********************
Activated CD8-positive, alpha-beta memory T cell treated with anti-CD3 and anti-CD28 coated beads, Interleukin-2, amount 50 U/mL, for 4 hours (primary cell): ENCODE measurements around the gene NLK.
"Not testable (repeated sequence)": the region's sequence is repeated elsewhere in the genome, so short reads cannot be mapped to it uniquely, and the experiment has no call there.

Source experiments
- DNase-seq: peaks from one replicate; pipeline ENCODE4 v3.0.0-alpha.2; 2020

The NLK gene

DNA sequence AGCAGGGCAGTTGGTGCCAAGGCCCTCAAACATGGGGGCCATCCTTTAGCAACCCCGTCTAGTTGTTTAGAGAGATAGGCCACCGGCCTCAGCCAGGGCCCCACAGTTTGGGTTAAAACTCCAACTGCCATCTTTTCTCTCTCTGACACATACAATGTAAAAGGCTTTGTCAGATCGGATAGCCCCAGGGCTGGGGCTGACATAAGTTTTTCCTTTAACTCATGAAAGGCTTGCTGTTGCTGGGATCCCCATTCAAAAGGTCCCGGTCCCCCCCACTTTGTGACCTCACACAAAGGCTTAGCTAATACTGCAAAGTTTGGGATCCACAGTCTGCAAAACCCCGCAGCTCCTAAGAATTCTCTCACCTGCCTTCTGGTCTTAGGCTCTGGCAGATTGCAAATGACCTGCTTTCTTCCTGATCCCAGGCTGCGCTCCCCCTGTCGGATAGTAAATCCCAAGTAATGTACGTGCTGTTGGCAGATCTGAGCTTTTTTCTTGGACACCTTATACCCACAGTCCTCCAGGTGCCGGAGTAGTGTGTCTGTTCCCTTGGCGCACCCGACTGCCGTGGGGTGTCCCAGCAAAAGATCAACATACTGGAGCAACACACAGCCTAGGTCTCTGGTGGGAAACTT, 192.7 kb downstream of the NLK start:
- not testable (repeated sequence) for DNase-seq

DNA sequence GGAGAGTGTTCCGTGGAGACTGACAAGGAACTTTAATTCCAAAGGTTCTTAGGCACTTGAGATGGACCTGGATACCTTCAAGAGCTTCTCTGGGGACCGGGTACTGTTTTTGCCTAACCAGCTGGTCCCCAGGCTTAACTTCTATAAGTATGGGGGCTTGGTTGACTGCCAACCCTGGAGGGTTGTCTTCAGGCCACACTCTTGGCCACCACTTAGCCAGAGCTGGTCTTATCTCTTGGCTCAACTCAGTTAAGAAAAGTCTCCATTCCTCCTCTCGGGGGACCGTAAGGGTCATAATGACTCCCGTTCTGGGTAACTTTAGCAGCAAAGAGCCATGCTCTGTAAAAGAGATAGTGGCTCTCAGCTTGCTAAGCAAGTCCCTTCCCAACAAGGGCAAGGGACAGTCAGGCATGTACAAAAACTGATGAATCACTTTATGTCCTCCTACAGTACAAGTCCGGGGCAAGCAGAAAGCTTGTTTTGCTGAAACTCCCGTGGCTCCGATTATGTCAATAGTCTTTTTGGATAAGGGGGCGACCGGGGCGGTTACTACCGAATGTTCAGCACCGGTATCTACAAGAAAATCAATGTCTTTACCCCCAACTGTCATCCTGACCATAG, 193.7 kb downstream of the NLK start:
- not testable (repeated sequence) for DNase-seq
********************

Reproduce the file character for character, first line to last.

Activated CD8-positive, alpha-beta memory T cell treated with anti-CD3 and anti-CD28 coated beads, Interleukin-2, amount 50 U/mL, for 4 hours (primary cell): ENCODE measurements around the gene NLK.
"Not testable (repeated sequence)": the region's sequence is repeated elsewhere in the genome, so short reads cannot be mapped to it uniquely, and the experiment has no call there.

Source experiments
- DNase-seq: peaks from one replicate; pipeline ENCODE4 v3.0.0-alpha.2; 2020

The NLK gene

DNA sequence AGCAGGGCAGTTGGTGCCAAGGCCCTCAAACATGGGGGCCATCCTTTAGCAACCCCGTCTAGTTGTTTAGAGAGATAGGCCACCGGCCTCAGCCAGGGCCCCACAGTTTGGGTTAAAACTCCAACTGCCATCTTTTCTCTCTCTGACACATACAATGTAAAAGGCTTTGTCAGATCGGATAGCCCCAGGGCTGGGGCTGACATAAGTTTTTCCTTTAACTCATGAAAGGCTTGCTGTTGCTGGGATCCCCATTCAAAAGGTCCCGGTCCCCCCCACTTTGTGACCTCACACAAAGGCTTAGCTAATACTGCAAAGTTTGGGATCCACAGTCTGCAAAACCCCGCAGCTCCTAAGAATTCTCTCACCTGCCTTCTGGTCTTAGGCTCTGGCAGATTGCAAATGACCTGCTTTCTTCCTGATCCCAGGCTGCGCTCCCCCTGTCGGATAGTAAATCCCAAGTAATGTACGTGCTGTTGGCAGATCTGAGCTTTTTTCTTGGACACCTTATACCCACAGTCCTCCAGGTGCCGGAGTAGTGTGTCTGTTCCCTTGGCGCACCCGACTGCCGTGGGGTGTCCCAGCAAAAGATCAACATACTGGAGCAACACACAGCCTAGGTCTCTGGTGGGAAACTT, 192.7 kb downstream of the NLK start:
- not testable (repeated sequence) for DNase-seq

DNA sequence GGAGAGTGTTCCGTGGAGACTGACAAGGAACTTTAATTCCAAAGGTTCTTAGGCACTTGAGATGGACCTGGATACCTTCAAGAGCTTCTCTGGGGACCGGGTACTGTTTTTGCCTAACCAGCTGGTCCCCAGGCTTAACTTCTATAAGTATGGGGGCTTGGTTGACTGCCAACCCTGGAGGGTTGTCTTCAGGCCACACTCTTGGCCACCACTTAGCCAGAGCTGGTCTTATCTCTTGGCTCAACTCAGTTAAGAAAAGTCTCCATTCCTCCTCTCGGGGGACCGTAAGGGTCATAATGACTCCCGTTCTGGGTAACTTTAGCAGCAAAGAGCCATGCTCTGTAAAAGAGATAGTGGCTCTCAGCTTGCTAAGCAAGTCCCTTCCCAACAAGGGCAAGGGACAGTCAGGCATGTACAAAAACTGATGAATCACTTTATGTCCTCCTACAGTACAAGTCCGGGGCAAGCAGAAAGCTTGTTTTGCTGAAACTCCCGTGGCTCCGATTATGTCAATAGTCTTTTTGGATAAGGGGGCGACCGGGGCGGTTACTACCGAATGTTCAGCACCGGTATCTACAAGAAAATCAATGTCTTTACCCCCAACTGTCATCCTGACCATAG, 193.7 kb downstream of the NLK start:
- not testable (repeated sequence) for DNase-seq